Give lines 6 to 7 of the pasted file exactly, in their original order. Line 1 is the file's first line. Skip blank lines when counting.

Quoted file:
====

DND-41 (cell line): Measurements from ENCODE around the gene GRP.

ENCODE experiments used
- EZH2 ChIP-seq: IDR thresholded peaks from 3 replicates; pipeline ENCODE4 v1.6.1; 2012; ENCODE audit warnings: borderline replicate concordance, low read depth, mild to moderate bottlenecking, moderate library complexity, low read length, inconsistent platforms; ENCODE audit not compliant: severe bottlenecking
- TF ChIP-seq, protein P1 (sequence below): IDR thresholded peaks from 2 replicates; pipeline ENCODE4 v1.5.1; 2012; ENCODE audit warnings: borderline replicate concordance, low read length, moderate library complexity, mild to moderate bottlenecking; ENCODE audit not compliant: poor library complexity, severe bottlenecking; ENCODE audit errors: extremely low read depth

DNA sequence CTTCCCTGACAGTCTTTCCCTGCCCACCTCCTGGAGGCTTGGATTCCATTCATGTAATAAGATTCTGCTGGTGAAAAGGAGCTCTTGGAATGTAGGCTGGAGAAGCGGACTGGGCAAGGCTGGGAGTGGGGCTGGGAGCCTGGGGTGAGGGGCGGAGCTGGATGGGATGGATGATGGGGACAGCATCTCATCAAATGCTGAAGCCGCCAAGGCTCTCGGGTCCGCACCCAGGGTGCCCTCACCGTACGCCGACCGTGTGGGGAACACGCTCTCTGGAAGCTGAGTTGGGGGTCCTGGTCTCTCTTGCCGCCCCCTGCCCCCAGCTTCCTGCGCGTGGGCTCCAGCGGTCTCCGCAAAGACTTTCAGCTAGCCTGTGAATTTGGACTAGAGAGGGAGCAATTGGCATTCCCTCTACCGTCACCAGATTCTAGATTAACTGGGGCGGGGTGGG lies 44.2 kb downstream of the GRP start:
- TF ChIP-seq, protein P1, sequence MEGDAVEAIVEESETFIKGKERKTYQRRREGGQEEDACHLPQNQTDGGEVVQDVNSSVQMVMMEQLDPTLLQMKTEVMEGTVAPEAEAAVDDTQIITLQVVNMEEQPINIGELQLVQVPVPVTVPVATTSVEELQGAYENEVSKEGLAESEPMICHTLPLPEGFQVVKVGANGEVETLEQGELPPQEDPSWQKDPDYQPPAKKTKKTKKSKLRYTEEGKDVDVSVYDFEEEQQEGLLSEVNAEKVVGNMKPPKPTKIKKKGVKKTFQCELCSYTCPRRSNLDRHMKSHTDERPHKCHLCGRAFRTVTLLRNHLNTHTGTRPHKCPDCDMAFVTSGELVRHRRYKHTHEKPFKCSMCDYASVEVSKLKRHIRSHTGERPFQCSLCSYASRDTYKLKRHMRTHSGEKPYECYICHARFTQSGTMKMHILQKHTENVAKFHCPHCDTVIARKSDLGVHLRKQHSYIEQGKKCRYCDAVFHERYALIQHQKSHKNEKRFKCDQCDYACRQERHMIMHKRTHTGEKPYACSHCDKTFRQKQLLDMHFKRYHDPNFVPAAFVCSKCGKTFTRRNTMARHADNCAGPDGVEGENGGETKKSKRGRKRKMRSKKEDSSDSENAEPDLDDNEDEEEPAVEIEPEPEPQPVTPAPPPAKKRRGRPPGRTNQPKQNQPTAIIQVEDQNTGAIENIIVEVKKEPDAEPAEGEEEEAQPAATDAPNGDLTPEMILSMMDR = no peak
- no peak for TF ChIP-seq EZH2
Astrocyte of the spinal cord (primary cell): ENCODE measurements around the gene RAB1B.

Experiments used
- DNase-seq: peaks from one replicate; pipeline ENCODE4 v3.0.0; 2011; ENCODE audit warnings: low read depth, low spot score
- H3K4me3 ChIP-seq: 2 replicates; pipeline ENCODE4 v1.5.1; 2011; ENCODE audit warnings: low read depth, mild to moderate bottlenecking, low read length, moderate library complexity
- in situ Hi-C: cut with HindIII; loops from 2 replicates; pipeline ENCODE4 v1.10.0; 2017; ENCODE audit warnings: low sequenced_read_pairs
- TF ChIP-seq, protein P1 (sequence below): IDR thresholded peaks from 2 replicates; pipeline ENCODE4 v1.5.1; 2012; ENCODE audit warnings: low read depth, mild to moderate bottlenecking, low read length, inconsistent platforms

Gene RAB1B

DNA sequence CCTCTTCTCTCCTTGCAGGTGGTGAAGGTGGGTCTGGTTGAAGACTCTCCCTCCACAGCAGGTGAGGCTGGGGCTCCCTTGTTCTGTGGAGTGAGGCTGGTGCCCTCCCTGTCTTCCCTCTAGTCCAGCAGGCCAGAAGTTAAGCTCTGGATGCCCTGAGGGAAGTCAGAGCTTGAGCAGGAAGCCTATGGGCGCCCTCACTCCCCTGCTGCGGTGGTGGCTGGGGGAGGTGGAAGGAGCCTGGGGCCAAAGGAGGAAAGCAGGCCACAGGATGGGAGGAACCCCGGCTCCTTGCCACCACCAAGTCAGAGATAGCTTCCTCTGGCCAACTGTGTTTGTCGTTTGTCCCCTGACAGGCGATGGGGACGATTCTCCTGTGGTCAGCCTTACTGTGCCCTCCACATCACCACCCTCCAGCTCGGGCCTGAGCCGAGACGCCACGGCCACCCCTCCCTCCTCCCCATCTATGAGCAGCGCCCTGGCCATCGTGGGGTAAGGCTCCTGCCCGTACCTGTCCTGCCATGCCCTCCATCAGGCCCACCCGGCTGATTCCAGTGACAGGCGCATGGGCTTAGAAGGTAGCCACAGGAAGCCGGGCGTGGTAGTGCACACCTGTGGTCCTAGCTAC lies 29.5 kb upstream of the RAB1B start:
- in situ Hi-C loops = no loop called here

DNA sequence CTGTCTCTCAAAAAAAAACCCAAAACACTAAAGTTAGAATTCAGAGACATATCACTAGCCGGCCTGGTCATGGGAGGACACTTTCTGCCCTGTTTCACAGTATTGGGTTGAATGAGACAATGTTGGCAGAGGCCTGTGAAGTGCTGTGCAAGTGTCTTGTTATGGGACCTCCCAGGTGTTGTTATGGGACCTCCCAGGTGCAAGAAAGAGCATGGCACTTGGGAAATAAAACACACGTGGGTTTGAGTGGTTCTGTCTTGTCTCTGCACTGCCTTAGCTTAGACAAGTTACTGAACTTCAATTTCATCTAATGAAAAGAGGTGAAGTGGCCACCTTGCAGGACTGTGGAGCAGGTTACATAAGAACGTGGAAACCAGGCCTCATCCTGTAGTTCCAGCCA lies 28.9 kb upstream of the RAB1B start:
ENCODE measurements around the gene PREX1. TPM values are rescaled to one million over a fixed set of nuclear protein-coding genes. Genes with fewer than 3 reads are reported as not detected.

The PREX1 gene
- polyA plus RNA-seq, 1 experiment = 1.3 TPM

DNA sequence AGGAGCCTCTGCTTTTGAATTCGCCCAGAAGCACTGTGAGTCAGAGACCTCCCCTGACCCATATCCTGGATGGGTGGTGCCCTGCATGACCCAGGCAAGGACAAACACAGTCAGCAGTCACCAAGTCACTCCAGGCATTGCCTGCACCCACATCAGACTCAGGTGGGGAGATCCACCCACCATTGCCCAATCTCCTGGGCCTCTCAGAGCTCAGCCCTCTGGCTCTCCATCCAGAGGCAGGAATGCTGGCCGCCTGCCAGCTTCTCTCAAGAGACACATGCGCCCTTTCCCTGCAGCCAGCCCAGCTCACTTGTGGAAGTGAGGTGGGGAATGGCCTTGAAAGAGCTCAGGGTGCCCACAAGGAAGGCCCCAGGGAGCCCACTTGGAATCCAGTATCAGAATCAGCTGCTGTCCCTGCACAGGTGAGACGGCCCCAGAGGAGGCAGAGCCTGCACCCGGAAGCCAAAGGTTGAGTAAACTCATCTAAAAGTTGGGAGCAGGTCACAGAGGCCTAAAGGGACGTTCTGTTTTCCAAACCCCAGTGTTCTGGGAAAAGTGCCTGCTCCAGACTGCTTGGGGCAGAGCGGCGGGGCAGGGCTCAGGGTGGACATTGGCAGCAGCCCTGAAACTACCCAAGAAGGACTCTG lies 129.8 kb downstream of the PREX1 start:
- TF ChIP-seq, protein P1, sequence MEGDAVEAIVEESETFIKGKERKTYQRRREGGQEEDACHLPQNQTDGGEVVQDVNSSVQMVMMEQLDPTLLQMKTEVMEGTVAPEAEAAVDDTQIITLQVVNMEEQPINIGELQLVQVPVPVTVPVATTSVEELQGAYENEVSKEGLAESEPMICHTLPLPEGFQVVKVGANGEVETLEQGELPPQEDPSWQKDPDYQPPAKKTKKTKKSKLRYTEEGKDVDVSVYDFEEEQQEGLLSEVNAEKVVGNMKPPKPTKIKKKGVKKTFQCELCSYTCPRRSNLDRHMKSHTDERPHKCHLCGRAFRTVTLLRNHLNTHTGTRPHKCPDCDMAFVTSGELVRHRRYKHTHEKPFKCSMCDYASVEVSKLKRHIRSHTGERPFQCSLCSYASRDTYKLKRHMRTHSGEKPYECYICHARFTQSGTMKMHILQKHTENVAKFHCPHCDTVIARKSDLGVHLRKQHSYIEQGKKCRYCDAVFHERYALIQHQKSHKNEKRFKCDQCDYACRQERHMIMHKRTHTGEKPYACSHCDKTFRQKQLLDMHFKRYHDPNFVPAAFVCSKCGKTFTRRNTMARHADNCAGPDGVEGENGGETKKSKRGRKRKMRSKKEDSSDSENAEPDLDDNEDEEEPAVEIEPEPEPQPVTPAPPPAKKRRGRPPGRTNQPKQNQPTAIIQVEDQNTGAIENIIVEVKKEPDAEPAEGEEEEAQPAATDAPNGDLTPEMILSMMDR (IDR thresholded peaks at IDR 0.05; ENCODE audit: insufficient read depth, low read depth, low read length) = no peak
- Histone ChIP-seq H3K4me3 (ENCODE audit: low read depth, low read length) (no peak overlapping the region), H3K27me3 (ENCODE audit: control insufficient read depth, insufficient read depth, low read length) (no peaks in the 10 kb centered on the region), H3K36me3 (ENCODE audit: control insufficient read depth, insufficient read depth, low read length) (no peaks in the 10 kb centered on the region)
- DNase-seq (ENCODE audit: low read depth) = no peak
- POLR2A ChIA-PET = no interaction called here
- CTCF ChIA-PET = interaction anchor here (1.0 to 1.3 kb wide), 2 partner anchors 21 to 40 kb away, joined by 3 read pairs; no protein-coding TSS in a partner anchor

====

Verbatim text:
- TF ChIP-seq, protein P1, sequence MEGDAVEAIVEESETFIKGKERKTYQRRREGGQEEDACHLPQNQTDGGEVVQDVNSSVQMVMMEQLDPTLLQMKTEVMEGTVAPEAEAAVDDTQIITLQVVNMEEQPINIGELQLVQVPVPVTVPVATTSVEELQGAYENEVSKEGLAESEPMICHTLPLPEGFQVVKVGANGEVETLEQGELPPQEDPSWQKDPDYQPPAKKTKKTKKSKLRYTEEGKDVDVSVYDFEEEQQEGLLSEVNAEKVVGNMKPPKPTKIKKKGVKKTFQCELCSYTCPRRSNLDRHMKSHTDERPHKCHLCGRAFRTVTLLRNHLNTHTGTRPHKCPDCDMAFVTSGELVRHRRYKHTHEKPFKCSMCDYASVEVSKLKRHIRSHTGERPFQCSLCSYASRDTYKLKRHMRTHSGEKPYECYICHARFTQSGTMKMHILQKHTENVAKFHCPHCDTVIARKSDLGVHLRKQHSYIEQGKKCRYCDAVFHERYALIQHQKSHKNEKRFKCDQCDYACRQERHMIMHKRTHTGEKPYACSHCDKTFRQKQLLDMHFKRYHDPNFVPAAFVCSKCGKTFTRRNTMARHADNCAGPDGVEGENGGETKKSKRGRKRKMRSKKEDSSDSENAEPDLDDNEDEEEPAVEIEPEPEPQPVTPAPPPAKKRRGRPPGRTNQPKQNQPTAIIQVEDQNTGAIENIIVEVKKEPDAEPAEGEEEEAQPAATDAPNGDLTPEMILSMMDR = no peak
- no peak for TF ChIP-seq EZH2